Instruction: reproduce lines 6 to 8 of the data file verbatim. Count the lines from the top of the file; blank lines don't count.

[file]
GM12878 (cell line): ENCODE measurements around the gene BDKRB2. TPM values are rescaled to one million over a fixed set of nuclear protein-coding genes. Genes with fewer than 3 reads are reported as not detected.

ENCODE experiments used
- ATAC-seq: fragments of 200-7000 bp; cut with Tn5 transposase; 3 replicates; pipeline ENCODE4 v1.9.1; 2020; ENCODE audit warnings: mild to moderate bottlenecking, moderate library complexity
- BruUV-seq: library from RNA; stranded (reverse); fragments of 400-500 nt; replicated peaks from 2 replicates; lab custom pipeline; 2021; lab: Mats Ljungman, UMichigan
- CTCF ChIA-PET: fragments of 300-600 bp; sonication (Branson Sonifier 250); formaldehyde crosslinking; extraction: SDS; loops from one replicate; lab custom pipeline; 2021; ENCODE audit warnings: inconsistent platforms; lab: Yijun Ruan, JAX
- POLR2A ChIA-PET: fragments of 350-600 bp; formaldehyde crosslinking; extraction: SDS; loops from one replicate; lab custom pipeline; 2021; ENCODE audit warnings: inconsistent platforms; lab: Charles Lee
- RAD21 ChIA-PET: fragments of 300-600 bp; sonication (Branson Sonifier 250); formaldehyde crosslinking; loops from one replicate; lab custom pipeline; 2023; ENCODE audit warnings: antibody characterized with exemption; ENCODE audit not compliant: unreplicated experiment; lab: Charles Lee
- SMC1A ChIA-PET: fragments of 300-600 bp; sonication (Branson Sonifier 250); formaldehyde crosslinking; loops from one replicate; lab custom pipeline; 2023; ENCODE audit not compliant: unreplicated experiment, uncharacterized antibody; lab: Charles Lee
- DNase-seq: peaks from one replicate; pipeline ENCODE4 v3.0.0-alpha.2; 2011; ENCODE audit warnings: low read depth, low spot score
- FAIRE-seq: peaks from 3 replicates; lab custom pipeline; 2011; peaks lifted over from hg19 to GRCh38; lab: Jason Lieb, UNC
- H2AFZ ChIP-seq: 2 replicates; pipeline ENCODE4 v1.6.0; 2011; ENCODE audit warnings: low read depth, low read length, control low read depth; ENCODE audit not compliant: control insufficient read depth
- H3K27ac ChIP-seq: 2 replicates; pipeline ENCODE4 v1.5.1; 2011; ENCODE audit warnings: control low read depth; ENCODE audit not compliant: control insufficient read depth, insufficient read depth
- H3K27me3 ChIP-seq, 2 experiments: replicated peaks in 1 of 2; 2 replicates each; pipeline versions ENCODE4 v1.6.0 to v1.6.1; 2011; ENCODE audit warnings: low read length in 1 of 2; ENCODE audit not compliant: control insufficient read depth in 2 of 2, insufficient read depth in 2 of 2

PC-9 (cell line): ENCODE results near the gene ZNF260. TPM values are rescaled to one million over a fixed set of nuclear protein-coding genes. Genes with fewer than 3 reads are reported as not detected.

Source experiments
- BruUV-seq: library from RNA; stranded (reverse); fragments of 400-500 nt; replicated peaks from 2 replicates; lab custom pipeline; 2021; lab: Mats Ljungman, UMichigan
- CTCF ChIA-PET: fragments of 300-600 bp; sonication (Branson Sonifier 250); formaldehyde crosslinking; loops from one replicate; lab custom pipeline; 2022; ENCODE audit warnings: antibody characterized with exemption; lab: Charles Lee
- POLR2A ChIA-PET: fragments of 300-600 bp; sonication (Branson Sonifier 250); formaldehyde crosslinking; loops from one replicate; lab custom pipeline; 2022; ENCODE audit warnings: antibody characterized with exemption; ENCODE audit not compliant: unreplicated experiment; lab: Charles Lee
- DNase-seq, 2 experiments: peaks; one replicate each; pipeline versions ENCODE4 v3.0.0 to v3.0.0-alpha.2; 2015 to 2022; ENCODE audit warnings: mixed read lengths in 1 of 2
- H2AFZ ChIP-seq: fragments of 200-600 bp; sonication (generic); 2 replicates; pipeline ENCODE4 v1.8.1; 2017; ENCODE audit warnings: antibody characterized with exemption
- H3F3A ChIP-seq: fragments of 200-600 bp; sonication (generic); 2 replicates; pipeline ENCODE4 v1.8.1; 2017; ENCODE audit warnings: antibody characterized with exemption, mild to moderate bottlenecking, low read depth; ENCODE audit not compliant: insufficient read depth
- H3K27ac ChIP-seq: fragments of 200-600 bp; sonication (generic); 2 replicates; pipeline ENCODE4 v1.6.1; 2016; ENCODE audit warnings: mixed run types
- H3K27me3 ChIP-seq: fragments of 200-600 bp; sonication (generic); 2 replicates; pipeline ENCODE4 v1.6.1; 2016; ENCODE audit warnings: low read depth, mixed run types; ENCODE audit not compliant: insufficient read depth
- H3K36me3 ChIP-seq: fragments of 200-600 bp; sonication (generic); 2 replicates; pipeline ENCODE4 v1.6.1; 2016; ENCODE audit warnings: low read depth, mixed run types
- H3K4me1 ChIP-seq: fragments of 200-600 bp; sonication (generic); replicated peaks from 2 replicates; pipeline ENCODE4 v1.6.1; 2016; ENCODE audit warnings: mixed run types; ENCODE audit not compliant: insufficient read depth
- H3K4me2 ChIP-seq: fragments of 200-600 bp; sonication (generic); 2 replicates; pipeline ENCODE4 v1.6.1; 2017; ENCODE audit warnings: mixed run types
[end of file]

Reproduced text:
- POLR2A ChIA-PET: fragments of 350-600 bp; formaldehyde crosslinking; extraction: SDS; loops from one replicate; lab custom pipeline; 2021; ENCODE audit warnings: inconsistent platforms; lab: Charles Lee
- RAD21 ChIA-PET: fragments of 300-600 bp; sonication (Branson Sonifier 250); formaldehyde crosslinking; loops from one replicate; lab custom pipeline; 2023; ENCODE audit warnings: antibody characterized with exemption; ENCODE audit not compliant: unreplicated experiment; lab: Charles Lee
- SMC1A ChIA-PET: fragments of 300-600 bp; sonication (Branson Sonifier 250); formaldehyde crosslinking; loops from one replicate; lab custom pipeline; 2023; ENCODE audit not compliant: unreplicated experiment, uncharacterized antibody; lab: Charles Lee